Part of the importance of reading widely is opening up our perspectives to correction. Joy Unspeakable is both discussing the contemplative practices of the Black church but redefining contemplation for those in and outside the Black church
I did not read Joy Unspeakable quickly. l slowly read the book over a couple of months. I probably read it a bit too slowly but I finished it as I was halfway through Armchair Mystic, a book assigned for my Spiritual Direction program. Armchair Mystic is attempting to teach the basics of contemplative prayer. On, the whole it is a helpful book but it is rooted in a white western concept of contemplation.
“Black people for far too long have been forced to refine our message according to what is comfortable for the mainstream. We have made a distinctive choice not to do it…Our goal is to be free and authentic, not to pacify others.” Joy Unspeakable redefines or explores aspects of contemplation that have been under-appreciated. There are more traditional ideas like music and traditional liturgy and prayer and historical legacy. But more important to me is the non-traditional, activism, the leadership of Obama, BLM, and the subversion of older activist models, modern music, hip hop, blues, jazz, etc.
When the word contemplation comes to my mind, I think of Thomas Merton and his lengthy and illuminating discourses about the practices that include complete dependence on God. But I also want to talk about Martin Luther King Jr. and his combination of interiority and activism, Howard and Sue Bailey Thurman and their inward journeys. I want to present Sojourner Truth, Harriet Tubman, Fannie Lou Hamer, Barbara Jordan, and the unknown black congregations that sustained whole communities without fanfare or notice.
Part of the importance of Joy Unspeakable and considering contemplation from a position that is beyond silence and individual prayer is that contemplation is fuel to an integrated life.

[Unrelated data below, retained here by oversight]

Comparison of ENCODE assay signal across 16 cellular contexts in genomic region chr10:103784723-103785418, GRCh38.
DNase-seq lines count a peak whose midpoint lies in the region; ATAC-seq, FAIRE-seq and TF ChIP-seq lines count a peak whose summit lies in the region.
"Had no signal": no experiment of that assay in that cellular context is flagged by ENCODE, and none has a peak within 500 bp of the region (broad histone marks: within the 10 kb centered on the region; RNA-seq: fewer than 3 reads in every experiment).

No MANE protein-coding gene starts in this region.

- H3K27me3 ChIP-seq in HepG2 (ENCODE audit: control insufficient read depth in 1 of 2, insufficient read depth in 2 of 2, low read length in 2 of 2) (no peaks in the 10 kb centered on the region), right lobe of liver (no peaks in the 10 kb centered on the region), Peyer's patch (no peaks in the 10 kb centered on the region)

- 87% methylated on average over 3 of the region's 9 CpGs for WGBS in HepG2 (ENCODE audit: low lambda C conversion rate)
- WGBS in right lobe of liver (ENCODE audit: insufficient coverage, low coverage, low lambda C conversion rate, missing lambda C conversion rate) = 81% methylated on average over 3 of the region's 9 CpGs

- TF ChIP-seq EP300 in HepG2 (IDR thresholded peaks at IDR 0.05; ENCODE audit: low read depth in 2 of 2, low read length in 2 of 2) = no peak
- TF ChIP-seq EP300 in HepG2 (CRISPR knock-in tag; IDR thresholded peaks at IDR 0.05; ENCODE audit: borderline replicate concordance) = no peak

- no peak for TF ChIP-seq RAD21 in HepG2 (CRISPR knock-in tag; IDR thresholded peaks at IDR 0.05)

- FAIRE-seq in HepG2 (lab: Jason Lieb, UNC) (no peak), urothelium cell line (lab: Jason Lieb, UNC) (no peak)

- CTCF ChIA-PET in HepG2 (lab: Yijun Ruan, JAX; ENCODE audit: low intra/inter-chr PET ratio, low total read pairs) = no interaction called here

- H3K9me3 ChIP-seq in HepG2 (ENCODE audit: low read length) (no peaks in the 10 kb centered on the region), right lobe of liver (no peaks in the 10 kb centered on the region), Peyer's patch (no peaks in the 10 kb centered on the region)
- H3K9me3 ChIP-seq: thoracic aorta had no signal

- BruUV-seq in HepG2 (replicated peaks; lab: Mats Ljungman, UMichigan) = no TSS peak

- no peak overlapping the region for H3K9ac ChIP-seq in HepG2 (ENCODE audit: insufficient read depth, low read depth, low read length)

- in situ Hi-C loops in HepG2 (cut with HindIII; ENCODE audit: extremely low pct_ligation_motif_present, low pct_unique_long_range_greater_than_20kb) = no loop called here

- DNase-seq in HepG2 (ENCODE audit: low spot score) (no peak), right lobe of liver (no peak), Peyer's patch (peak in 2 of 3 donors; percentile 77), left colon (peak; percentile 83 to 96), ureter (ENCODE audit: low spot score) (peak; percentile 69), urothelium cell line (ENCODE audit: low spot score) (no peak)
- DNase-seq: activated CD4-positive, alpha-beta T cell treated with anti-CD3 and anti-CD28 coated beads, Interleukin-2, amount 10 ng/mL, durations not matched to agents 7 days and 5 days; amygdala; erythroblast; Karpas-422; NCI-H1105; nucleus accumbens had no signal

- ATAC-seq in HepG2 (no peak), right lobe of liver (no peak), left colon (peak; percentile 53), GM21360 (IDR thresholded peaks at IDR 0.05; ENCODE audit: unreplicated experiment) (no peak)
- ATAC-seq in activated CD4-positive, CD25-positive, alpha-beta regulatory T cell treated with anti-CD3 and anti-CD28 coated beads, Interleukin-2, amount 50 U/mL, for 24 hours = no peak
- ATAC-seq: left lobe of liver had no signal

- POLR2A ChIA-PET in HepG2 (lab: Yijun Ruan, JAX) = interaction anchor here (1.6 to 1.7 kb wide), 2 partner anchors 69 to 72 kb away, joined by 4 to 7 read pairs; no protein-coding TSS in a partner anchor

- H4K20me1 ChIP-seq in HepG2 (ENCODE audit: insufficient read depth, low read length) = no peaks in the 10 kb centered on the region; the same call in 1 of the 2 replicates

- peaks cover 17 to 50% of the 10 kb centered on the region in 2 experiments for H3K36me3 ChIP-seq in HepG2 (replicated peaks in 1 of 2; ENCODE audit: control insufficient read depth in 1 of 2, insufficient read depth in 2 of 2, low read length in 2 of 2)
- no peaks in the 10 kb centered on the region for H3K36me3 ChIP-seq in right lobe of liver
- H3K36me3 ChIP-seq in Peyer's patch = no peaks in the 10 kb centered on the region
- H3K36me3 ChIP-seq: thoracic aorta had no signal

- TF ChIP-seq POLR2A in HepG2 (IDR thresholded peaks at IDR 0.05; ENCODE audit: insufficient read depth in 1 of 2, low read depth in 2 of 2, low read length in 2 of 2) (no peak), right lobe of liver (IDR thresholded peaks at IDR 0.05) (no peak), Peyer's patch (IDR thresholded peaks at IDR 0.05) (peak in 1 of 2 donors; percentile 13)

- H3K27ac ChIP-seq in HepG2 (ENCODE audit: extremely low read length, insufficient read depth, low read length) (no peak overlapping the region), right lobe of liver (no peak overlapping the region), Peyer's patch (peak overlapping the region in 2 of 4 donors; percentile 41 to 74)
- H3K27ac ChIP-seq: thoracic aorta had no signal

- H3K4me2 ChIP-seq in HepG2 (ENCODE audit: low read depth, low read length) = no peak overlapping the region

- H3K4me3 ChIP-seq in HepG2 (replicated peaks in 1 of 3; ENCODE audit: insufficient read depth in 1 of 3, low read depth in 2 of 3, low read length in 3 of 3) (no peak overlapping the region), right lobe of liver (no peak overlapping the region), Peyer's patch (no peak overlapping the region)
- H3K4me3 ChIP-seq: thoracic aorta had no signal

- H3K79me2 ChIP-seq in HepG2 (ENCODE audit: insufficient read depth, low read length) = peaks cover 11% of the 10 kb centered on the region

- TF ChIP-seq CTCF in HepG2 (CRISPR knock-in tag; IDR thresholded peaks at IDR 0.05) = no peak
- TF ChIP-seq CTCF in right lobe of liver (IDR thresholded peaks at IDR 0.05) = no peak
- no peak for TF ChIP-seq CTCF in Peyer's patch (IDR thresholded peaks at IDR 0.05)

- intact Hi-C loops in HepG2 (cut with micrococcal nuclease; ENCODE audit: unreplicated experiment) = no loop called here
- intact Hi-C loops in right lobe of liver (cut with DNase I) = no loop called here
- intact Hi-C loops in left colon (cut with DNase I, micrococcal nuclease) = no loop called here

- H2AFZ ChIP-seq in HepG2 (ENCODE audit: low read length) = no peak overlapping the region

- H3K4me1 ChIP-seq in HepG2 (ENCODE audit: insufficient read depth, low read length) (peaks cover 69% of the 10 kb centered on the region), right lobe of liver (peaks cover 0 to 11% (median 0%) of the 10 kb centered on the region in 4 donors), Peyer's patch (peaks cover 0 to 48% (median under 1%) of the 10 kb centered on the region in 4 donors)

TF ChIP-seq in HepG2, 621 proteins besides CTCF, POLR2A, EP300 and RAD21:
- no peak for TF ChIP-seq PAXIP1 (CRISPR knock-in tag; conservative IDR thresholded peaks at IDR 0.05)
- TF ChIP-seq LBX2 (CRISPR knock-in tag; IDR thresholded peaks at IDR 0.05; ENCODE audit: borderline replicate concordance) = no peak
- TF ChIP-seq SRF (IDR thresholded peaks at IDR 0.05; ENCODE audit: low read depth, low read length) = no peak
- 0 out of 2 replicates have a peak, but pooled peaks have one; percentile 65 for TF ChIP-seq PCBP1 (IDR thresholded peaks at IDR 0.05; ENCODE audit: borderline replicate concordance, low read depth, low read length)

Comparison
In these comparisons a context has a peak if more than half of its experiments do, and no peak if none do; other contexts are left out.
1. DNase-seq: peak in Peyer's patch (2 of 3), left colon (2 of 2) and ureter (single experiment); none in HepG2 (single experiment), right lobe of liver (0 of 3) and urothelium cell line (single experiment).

“…the human task is threefold. First, the human spirit must connect to the Eternal by turning toward God’s immanence and ineffability with yearning. Second, each person must explore the inner reality of his or her humanity, facing unmet potential and catastrophic failure with unmitigated honesty and grace. Finally, each one of us must face the unlovable neighbor, the enemy outside of our embrace, and the shadow skulking in the recesses of our own hearts. Only then can we declare God’s perplexing and unlikely peace on earth.”
A significant portion of what I found helpful is a focus on the communal aspects of contemplation.
The key to contemplation in the black church seems to be its emergence as a communal practice. Although European mystics and contemplatives often lived in community, they tended to focus on the individual experience of encountering the divine presence. African American contemplatives turned the “inward journey” into a communal experience. In this ethnic context, the word contemplation includes but does not require silence or solitude. Instead, contemplative practices can be identified in public prayers, meditative dance movements, and musical cues that move the entire congregation toward a communal listening and entry into communion with a living God.
I have 26 highlights on my Goodreads page. This is a good book and I probably need to re-read it again in a year or so.
Joy Unspeakable: Contemplative Practices of the Black Church by Barbara Holmes Purchase Links: Paperback, Kindle Edition